Please read the questions here first before reading the answers:
1. The man in the Elevator
The man is (of course) a dwarf. Variants of this puzzle include the clue that on rainy days he goes up in the elevator to the tenth floor (he uses his umbrella!)
2. The Man in the Bar
The man had hiccups. The barman recognized this from his speech and drew the gun in order to give him a shock. It worked and cured the hiccups – so the man no longer needed the water.
The is a simple puzzle to state but a difficult one to solve. It is a perfect example of a seemingly irrational and incongruous situation having a simple and complete explanation. Amazingly this classic puzzle seems to work in different cultures and languages.
3. The Man who Hanged Himself
He climbed on a block of ice which has since melted.
This one is often stated with the clue of a puddle of water, but surely this is too much assistance. It is one of several problems which depend on the change of state of water (snow or ice to water or steam).
4. Death in a Field
The man had jumped from a plane but his parachute had failed to open. It is the unopened package.
This is sometimes given with the following rather elegant clue – as he approached the centre of the field he knew he was going to die. This is another of the top classics which is right up there with ‘The Man in the Bar’. If the solver is thinking along the wrong lines (i.e. in the two dimensions of the ground) then the lateral jump to the third dimension can be tough to make.
5. The Deadly Dish
The dish that the two men ordered was albatross. They had been stranded many years earlier on a desert island. When the man tasted albatross he realized that he had never tasted it before. This meant that the meat he had been given on the island was not albatross as he had been told. He correctly deduced that he had eaten the flesh of his son who had died when they first reached the island.
This has something in common with No. 9 below but is in my opinion even better. It is fiendishly difficult to figure out from a standing start. A beautiful aspect of this problem is the subtle fact that he shot himself because he did not recognise the taste of the dish!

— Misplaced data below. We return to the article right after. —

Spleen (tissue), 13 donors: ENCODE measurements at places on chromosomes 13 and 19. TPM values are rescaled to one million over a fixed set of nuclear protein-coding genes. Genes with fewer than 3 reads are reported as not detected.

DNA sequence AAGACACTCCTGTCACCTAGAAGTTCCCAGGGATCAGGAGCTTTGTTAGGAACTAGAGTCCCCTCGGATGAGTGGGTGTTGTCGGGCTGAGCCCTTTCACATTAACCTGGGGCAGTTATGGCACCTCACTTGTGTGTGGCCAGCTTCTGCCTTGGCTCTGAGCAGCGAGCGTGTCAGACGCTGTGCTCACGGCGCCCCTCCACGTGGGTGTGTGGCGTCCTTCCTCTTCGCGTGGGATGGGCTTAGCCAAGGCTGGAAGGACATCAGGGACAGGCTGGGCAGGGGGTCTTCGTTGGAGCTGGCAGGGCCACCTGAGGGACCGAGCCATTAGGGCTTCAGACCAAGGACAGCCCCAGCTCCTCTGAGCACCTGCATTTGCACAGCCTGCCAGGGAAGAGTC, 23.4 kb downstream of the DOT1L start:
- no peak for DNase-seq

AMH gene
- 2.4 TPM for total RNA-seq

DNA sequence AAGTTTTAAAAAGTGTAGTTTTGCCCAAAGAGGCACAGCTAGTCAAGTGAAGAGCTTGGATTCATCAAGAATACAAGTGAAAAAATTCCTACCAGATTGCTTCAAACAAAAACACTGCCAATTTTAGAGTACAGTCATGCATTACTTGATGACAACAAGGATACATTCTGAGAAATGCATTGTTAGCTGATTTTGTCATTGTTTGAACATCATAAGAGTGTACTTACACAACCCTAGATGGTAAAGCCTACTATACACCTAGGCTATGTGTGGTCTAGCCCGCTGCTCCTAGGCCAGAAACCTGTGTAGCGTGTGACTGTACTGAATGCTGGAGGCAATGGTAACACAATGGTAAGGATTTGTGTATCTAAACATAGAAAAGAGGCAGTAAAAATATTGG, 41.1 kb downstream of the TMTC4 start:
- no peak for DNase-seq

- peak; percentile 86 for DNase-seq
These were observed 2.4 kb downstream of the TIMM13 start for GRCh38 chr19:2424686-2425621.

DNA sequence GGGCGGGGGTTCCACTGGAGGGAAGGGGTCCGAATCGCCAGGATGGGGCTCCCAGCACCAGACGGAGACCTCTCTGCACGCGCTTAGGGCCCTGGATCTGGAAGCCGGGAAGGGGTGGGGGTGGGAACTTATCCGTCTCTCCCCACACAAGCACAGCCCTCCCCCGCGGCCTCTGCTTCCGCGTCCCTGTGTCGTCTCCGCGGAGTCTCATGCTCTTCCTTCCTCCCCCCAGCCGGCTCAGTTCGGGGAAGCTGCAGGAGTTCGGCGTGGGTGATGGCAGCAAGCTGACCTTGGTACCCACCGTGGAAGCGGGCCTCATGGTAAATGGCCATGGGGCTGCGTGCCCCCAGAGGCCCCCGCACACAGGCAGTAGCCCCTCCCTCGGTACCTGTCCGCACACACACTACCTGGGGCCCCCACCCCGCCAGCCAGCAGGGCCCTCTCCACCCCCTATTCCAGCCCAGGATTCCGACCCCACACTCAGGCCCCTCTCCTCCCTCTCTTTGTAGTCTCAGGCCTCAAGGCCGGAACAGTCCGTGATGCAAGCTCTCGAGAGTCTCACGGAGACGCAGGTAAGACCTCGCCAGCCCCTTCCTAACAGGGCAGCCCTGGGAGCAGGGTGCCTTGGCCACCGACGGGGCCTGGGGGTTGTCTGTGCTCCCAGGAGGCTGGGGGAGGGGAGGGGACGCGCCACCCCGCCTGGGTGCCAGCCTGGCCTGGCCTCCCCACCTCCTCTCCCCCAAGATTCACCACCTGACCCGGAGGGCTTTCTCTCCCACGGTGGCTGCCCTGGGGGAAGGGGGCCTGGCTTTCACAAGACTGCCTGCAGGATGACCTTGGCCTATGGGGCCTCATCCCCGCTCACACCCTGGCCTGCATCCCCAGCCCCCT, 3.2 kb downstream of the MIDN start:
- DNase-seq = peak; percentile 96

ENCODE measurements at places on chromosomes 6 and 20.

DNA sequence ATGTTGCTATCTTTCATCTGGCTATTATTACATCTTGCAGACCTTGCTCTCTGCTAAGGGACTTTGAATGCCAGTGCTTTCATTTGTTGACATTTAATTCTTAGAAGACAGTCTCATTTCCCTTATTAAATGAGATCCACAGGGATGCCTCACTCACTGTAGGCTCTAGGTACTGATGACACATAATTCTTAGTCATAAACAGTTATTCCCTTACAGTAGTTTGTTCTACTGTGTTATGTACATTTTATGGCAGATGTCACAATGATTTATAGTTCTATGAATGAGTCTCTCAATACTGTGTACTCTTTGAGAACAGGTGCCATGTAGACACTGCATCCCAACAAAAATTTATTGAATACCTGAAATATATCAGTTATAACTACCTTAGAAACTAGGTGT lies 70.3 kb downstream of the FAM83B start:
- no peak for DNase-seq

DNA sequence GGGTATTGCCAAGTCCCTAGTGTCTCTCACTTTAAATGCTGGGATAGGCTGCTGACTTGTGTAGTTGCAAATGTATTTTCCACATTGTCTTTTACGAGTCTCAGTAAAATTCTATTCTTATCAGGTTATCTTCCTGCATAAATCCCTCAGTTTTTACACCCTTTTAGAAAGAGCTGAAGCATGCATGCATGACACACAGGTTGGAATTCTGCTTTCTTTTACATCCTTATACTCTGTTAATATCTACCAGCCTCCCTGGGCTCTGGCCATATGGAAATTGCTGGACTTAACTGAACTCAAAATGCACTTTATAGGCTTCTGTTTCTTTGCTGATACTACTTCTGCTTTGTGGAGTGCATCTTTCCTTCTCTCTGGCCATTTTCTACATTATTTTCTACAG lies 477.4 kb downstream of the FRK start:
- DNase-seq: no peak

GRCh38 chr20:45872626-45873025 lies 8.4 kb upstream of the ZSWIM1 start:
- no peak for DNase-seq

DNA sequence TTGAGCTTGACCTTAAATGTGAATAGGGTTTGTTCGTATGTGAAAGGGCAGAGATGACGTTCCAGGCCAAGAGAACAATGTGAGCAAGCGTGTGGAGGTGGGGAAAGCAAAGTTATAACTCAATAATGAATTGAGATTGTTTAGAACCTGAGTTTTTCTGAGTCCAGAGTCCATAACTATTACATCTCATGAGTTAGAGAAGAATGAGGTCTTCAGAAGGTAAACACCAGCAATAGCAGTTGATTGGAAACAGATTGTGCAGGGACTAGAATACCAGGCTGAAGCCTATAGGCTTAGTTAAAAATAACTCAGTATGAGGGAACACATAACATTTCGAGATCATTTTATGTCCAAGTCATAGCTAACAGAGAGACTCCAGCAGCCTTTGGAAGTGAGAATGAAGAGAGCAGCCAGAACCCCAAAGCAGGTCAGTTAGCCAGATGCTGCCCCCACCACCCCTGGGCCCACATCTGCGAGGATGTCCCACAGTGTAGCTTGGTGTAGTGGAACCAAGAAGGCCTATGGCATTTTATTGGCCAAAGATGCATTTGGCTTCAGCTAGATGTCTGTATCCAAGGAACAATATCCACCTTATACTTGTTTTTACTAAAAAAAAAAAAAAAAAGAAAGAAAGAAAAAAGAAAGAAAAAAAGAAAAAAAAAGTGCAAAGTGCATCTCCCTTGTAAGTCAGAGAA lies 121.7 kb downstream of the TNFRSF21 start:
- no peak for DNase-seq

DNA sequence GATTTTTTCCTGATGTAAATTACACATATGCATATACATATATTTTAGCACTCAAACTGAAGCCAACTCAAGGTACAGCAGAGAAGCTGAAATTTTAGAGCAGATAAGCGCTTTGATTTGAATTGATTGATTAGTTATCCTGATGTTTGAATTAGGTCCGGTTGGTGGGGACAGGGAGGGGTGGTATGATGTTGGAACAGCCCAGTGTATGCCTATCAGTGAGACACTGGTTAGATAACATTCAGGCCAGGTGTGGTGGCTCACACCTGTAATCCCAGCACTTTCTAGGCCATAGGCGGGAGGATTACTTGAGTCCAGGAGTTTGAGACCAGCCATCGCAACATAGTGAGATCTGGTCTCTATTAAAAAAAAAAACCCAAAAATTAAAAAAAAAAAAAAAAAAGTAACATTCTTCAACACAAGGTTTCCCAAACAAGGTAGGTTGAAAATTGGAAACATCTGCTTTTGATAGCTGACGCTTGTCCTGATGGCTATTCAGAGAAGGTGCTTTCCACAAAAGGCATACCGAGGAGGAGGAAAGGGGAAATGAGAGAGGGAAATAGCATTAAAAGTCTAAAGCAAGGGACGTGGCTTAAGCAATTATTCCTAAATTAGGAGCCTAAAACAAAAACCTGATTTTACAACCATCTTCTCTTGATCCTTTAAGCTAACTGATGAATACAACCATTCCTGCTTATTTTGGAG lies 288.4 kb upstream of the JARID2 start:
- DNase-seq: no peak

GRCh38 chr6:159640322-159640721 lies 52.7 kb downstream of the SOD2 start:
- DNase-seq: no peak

6. The Coal, Carrot and Scarf
They were used by children who made a snowman. The snow has now melted.
Another change of state puzzle. After this you should be on the look-out for them!
7. Trouble with Sons
They were two of a set of triplets (or quadruplets etc.)
This simple little puzzle stumps many people. They try outlandish solutions involving test-tube babies or surrogate mothers. Why does the brain search for complex solutions when there is a much simpler one available?
8. Push that Car
He was playing Monopoly.
9. The Arm of the Postal Service
The three men had been stranded on a desert island. Desperate for food, they had agreed to amputate their left arms in order to eat them. They swore an oath that each would have his left arm cut off. One of them was a doctor and he cut the arms off his two companions. They were then rescued. But his oath was still binding so he later had to have his arm amputated and sent to his colleagues.
This is often told with a further twist whereby a doctor pays a tramp a large sum in order to amputate the tramp’s arm which the doctor then sends to another man who inspects it etc. This variation can make for a long night of questioning!
He recognized Adam and Eve as the only people without navels. Because they were not born of women, they had never had umbilical cords and therefore they never had navels.
This one seems perfectly logical but it can sometimes spark fierce theological arguments!
Paul Sloane has written 20 books of lateral thinking puzzles including Lateral Thinking Puzzlers and Infuriating Lateral Thinking Puzzles. Many of the books are co-authored with Des MacHale
For more puzzles visit the Lateral Puzzles Forum.